Healthcare providers in large metropolitan areas are less likely to have implemented electronic health records (EHRs) than providers in smaller metro and rural areas, according to a new study in Health Services Research.
To determine whether there was a “digital divide” emerging in traditionally underserved areas, the researchers gathered data from 261,973 ambulatory healthcare sites with 716,160 providers across 50 states and the District of Columbia. Healthcare sites studied ranged from small one-physician sites to large multi-physician practices.
They found that in 2011, 43 percent of providers at ambulatory healthcare centers used an EHR with the ability to prescribe medication electronically. Areas with high concentrations of minority and low income populations and large metropolitan areas were more likely to be in the lowest quartile of EHR adoption nationally compared to rural areas.
The researchers note that efforts to promote EHR use should be targeted to areas where traditionally underserved populations live in order to avoid exacerbating existing health disparities.
Jennifer King, Ph.D., chief of research and evaluation at the Office of the National Coordinator (ONC) for Health Information Technology and lead author of the study, said in a statement that in 2011, when the study was conducted, there was a lower EHR adoption rate in underserved areas, including large metropolitan areas with high concentrations of minority and low income populations. But, she noted, “in small metropolitan and rural areas, on average, there were slightly higher EHR adoption rates.”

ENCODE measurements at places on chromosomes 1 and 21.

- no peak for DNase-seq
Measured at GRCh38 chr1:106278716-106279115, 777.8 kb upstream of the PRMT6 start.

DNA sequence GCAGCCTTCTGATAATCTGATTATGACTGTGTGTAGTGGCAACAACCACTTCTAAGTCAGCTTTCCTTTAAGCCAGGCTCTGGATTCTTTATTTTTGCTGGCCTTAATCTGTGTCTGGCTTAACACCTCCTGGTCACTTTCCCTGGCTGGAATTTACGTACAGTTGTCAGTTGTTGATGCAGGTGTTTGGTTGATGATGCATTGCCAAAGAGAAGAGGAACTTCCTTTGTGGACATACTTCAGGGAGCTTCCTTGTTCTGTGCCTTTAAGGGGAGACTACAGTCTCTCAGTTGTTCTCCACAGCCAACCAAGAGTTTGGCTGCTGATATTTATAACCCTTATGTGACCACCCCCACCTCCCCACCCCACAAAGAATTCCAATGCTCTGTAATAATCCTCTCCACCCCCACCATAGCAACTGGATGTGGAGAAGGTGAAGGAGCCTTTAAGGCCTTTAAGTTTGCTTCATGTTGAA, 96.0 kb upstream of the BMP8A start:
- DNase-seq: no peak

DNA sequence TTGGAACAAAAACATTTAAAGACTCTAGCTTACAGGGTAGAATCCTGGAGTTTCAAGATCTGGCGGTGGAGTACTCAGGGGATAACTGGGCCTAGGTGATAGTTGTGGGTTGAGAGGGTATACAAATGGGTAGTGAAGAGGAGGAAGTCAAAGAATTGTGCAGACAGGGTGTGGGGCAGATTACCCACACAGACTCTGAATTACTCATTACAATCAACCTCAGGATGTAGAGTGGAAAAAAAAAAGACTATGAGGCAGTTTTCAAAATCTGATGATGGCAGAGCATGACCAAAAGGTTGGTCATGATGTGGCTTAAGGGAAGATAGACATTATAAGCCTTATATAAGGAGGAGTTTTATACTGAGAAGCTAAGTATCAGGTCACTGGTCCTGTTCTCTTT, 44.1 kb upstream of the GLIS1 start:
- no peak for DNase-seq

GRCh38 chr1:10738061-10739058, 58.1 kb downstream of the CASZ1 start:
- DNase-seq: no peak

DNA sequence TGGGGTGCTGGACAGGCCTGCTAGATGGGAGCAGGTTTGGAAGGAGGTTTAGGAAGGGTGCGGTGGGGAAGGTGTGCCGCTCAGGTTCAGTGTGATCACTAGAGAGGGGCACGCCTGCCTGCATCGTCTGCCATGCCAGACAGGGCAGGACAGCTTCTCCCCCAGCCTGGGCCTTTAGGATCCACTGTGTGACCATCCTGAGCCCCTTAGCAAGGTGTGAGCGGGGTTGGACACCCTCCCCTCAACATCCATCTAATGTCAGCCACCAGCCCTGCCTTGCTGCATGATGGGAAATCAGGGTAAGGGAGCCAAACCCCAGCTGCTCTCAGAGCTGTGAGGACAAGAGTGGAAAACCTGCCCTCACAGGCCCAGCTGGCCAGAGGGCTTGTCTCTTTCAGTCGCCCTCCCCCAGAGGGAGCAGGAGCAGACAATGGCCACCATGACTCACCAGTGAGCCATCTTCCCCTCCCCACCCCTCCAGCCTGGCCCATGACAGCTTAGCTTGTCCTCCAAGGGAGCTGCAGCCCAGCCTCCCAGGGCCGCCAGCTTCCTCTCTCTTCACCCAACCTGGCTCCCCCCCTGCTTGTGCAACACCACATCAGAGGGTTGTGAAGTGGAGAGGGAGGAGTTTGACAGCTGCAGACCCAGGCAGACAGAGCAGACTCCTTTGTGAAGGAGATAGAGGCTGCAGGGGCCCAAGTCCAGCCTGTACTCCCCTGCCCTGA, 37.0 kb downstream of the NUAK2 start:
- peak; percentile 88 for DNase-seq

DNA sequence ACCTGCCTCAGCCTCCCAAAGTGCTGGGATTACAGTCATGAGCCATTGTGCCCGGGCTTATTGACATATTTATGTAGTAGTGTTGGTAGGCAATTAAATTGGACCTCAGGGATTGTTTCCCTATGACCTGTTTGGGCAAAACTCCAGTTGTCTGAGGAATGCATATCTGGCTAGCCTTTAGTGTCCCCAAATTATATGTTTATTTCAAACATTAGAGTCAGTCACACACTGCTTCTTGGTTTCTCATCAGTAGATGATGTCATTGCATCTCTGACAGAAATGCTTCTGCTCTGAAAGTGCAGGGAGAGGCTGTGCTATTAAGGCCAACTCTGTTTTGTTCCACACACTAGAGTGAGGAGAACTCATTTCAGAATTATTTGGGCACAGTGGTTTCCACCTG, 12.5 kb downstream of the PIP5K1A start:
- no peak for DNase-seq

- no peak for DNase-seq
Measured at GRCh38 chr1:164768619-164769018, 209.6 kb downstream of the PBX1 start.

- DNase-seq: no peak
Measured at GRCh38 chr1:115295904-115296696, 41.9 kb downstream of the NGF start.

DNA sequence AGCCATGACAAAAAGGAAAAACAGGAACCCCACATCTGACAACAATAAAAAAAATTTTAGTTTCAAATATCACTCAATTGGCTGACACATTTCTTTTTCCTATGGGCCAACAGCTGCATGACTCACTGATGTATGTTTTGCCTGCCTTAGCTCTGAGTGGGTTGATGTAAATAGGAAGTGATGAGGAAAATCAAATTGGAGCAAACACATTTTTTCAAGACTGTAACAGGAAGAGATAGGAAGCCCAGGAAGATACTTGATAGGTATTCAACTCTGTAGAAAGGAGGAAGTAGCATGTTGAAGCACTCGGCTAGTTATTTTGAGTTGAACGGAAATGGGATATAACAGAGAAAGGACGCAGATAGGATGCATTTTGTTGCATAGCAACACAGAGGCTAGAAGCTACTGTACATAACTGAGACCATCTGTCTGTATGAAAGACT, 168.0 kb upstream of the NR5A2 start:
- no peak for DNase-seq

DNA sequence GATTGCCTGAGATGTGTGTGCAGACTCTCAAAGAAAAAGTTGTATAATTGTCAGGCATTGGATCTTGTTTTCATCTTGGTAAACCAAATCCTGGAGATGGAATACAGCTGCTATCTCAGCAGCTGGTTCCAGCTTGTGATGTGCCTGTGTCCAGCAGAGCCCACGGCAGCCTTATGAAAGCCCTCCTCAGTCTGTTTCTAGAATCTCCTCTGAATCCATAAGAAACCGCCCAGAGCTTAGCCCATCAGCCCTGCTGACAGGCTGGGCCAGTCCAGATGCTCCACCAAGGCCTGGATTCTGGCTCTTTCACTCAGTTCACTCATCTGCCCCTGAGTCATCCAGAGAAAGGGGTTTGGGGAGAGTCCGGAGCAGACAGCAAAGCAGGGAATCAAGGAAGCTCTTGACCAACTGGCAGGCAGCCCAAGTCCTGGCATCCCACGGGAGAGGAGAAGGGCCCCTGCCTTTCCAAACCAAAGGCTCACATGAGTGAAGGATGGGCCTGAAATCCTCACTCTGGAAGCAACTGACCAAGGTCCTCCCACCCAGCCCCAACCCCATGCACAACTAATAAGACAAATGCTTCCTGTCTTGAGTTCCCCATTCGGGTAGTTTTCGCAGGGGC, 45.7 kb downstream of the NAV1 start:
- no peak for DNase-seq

Interestingly, a 2012 report from the Government Accountability Agency (GAO) found that among acute care hospitals that received Medicare EHR incentive payments, the largest proportion (44 percent) was located in the South, and the lowest proportion (12 percent) was located in the Northeast. Most, two-thirds (67 percent), were in urban areas, the report said.
“This study validates that the cost of EHR implementation is still prohibitive in many communities despite efforts by the federal government to provide incentives,” Jocelyn G. DeWitt, Ph.D., chief information officer with University of Wisconsin Health, Madison, said in a statement. “Attention needs to be paid to urban areas as much as rural communities for EHR adoption. It is incorrect to assume that urban clinicians have the resources to implement EHR.”
Back in March at a HIMSS13 pre-conference symposium, it was discussed how leaders in national Native American healthcare community are facing a tremendous challenge in trying to get Indian Health Service (IHS), tribal, and urban health facilities to not only adopt EHRs, but get them meaningful use certified under the Health Information Technology for Economic and Clinical Health (HITECH) Act as well.
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